Mexico’s drug crackdown spurs extortion wave

In the first eight months of 2013, there were 5,335 reported extortion attempts nationwide, equal to the number for all of the previous year. The total could surpass 8,000 this year, almost twice as many as in 2007.

A police vehicle is parked at Dr. Roman Gomez Gaviria’s Mexico City-area clinic. Security was boosted after he fought off a gang demanding protection money.

When the threatening phone calls demanding $20,000 in protection money began in December, Dr. Roman Gomez Gaviria shrugged them off, believing his clinic on the outskirts of Mexico City couldn’t possibly be of interest to criminal gangs.

A few months later, in February, his sense of security was shattered when three armed men barged into his office.

Such shakedown rackets are spreading.

One anti-crime group estimates that kidnapping across the country has jumped by one-third so far this year compared with 2012. And as the extortion industry expands, it has drawn experienced criminals and imitators.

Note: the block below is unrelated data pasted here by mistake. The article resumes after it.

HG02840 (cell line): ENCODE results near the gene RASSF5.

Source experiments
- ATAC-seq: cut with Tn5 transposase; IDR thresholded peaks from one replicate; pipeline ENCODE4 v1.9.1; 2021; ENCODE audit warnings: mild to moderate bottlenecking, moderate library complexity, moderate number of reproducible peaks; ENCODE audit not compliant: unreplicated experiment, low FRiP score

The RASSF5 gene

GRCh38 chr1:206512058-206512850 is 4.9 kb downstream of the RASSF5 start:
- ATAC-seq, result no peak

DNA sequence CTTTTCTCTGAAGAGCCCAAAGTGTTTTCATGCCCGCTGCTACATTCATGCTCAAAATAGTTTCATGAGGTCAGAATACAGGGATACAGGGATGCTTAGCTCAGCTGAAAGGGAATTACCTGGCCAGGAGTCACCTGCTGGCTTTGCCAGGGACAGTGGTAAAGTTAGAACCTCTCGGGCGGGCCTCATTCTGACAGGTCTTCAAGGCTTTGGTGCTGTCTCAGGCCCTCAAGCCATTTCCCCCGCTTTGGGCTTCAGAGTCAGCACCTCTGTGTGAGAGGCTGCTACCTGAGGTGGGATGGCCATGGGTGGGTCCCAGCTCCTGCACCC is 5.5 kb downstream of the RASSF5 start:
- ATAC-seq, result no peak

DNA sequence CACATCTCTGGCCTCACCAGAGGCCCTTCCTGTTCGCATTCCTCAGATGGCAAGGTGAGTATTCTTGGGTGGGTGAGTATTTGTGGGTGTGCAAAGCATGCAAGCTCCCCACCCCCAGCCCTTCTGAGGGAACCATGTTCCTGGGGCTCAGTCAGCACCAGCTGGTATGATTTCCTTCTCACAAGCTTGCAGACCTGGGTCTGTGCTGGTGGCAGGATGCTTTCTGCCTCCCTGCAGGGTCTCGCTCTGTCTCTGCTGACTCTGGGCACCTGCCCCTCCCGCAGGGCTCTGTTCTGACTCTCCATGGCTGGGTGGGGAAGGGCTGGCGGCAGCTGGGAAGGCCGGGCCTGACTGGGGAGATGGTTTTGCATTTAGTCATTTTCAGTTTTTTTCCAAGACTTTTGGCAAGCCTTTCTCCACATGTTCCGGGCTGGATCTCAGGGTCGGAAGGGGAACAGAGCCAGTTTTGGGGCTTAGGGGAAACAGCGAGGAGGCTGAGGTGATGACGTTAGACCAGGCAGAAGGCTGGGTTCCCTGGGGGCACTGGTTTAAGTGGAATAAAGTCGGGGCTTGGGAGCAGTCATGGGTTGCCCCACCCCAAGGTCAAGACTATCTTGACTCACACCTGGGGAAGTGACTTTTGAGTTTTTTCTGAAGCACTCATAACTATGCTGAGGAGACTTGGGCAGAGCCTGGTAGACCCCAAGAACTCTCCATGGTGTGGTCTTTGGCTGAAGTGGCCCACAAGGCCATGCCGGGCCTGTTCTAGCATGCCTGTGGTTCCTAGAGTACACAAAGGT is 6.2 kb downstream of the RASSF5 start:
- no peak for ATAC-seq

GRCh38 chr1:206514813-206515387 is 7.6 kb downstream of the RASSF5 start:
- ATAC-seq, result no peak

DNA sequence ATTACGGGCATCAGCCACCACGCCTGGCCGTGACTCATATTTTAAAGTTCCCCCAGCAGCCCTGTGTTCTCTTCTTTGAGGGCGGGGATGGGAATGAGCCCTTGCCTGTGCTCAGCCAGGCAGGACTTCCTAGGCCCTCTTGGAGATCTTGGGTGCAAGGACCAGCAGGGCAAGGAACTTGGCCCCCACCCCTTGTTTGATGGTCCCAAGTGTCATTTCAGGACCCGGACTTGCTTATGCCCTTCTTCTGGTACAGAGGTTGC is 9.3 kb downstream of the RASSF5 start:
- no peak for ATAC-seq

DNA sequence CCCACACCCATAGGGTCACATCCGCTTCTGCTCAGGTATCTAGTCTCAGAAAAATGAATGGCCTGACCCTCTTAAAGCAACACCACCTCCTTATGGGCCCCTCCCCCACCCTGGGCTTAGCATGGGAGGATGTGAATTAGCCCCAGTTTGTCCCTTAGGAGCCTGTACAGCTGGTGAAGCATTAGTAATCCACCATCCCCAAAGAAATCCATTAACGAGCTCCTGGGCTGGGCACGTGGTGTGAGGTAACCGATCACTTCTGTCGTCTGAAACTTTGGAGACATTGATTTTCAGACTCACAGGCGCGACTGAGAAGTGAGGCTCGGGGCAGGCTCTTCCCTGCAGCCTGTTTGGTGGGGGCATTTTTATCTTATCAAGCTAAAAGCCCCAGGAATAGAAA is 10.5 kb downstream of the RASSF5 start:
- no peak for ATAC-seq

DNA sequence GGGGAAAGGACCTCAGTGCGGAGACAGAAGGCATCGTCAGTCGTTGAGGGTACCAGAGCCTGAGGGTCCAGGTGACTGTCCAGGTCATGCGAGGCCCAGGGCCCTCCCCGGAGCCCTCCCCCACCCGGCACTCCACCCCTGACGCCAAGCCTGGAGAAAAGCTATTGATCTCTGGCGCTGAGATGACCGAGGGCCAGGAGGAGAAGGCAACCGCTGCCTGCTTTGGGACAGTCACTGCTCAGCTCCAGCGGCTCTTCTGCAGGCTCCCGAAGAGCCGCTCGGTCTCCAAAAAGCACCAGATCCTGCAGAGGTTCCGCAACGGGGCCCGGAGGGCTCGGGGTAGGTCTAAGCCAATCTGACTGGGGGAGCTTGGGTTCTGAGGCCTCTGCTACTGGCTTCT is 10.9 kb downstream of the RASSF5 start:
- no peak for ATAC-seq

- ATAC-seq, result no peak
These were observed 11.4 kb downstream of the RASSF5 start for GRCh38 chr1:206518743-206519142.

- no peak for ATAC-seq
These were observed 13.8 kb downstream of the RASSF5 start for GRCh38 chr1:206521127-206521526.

Experts say the increase is a byproduct of Mexico’s crackdown on drug gangs. As authorities nab cartel bosses and break up chains of command, lower-level gunmen and traffickers are desperate for income and looking for it in new places.

Targets include everything from multinational businesses to corner pharmacies and unsuspecting vacationers. The gangs are less organized but more ubiquitous than the drug cartels, affecting broad swaths of the country.


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